One year to go: Your views on London Olympics 2012

London Olympic stadium
Image caption The London Olympics will open at the newly-built athletics stadium in Stratford

There's a year to go before the opening ceremony of the Olympic Games in London.

The design of the 2012 medals will be revealed, as will the inside of the aquatic centre - with British diver Tom Daley set to take the first plunge.

The BBC asked people around the country how they were feeling about the upcoming sporting extravaganza and whether they were planning to travel to London to watch any events.

Eugene Williams, 50, legal adviser, Birmingham

Image caption Eugene Williams says having teams training in Birmingham could be good for the city

I will watch it, though I'm not that bothered about going to any actual events.

We're getting the Jamaican and American teams training here in Birmingham and some events are being held here, and any media attention that comes with that is great for the city.

I don't mind that most of it will take place in London, it needs to have one central base and it would be difficult to hold some of the events elsewhere.

It could lose the crowds or the media attention if a lot of events were held elsewhere.

It will unite people from all cultures and communities, people supporting their countries, friendly rivalry, a reason to celebrate, there will be a real sense that everyone's happy.

Godfrey Doolan, 62, clothes shop owner, Swansea

Image caption Godfrey Doolan says it will bring a feelgood factor but thinks more events could have been in Wales

I'd like to be going - very much so - but unfortunately I'm not. I'll be following the athletics, gymnastics and judo on television when I can.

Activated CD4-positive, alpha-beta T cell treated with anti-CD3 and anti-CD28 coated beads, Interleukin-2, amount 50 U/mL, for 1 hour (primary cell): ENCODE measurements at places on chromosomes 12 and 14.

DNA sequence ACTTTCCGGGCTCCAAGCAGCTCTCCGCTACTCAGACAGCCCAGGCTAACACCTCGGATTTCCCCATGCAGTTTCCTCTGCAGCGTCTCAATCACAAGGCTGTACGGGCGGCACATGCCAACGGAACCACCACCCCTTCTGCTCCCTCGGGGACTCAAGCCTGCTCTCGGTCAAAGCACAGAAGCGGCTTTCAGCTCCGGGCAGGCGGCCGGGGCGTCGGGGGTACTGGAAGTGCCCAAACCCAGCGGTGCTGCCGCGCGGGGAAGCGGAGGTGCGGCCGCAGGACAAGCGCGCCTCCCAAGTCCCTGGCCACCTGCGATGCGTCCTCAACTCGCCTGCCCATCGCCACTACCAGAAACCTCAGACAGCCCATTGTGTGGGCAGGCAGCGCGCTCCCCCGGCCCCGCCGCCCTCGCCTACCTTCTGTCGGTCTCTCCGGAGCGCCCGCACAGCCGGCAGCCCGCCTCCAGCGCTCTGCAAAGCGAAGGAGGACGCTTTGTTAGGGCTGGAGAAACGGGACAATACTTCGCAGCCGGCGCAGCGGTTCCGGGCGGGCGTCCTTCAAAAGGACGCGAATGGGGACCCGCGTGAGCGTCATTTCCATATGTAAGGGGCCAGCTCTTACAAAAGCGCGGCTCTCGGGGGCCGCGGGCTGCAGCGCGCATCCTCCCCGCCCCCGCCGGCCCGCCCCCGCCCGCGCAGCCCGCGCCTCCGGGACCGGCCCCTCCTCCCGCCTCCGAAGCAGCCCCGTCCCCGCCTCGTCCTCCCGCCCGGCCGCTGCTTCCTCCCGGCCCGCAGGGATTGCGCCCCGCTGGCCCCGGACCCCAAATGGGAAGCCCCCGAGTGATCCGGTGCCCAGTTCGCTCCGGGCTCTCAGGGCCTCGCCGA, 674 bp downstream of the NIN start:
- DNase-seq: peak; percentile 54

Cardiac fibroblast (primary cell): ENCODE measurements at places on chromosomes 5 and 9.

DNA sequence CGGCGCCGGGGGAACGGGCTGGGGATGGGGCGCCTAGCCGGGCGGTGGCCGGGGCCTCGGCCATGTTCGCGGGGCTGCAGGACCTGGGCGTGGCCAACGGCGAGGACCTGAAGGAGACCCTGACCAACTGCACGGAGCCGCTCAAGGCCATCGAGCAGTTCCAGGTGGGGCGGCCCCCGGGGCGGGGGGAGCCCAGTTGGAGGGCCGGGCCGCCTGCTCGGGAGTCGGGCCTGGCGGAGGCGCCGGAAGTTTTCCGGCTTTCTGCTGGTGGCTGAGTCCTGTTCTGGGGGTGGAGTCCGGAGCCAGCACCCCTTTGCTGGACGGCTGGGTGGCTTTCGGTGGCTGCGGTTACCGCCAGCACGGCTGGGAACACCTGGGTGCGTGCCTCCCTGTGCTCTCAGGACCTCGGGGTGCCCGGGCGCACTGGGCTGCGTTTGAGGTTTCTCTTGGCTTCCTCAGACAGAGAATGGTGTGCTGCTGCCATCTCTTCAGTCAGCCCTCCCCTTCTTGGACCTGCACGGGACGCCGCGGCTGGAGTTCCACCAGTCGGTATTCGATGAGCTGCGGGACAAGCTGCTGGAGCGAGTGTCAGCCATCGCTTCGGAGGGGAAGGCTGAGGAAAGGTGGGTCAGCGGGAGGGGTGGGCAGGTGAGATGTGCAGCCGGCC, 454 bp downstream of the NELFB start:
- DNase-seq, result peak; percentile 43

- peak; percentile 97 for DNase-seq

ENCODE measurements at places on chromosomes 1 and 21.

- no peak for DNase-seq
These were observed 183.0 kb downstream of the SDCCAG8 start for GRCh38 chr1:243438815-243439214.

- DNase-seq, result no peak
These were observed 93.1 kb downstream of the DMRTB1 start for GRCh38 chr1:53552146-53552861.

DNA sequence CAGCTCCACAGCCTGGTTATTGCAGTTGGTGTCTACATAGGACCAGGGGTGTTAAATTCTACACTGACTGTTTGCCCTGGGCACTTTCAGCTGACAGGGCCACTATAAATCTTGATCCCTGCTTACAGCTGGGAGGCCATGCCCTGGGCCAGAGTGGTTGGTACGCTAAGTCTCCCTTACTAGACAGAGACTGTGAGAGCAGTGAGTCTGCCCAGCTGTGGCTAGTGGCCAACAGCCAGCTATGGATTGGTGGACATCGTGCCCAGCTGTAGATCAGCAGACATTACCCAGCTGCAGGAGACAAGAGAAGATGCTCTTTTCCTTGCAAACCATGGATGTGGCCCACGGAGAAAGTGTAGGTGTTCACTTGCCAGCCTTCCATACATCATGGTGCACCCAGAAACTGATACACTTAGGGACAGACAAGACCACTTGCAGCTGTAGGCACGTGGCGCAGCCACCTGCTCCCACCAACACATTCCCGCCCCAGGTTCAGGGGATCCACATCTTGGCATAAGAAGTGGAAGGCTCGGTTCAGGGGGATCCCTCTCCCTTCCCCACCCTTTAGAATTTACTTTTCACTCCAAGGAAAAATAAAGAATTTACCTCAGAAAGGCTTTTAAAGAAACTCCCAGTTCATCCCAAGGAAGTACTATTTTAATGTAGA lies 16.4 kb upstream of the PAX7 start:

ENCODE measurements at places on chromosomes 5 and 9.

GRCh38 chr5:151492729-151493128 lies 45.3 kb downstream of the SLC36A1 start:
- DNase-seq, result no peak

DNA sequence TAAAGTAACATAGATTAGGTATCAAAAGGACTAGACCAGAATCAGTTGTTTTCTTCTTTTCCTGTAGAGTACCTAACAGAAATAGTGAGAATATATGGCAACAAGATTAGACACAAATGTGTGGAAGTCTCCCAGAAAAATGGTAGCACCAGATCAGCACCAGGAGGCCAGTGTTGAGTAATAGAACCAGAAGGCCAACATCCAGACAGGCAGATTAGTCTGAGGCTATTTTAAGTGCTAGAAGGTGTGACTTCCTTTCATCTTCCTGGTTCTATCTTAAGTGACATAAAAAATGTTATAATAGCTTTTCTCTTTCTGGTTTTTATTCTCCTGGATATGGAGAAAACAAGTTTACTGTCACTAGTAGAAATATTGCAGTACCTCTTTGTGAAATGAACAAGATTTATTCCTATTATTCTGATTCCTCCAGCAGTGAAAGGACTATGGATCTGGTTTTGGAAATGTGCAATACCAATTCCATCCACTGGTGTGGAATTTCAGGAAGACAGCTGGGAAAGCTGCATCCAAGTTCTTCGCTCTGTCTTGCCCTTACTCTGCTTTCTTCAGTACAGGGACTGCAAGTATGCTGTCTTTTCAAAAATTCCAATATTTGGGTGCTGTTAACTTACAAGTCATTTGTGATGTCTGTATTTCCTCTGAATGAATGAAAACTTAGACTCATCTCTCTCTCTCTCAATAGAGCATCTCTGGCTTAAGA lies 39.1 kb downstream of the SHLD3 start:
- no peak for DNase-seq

Obviously it's London-based, but I would have liked to see possibly more events at the Millennium Stadium outside of the football which is being held there.

I think we could also have done a bit more with Newport regarding the velodrome there and the cycling.

But overall it's the feelgood factor and with the depressed situation that we are fed everyday I think its going to be fantastic for the country quite frankly.

I'm looking forward to the Welsh input there with our Welsh athletes competing with others from around the world.

Grace Holcombe, 22, teaching assistant, Cardiff

Image caption Grace Holcombe thinks the UK will do a "great job" but questions the cost of the Games

I did apply for tickets, but when it came to buying them I didn't have the money at the time.

I always look forward to the athletics. I think it's the main event and the most exciting. I also like watching gymnastics because I always wanted to be a gymnast when I was younger.

I thought that maybe as we had a new athletics stadium they might use that, but I'm not sure what scale they need. Wales tends to be a bit left out.

It costs a lot to bring it to this country and the money could be spent elsewhere. But it is a one-time only event and I think we will do a great job.

Andrew Smith, 37, photographer, Newtonmore

Image caption Andrew Smith hopes the torch relay will help the Olympics feel more like a national event.

I won't be attending, but will watch some events on TV. It would be too expensive to attend. The cost of a few tickets plus travel and accommodation for myself and my partner could easily exceed £500.

It does come across as being a London event, not a UK event. Hopefully the torch run throughout the country will help in making it feel more like a national event.

I'll watch the opening and closing ceremonies, and probably watch the finals of some athletics events.

If any events start making news, perhaps because one competitor is doing exceptionally well, then I'll watch those.

I watched the Olympics on TV as a kid. I have fond memories of staying up late with my Mum to watch the Los Angeles Olympics. But the last couple of Olympics haven't really been on my radar due to work commitments and lack of time to watch them.

Graeme Thomson, 40, company director, Aberdeen.

Image caption Graeme Thomson says the Olympics won't do much for Scotland - but he's keen on the beach volleyball

I have a strong feeling that the event is too London orientated.

I know it's the capital, but the country's taxpayers are funding the building of the arenas and the hosting. It will probably only be the south of England that will benefit financially.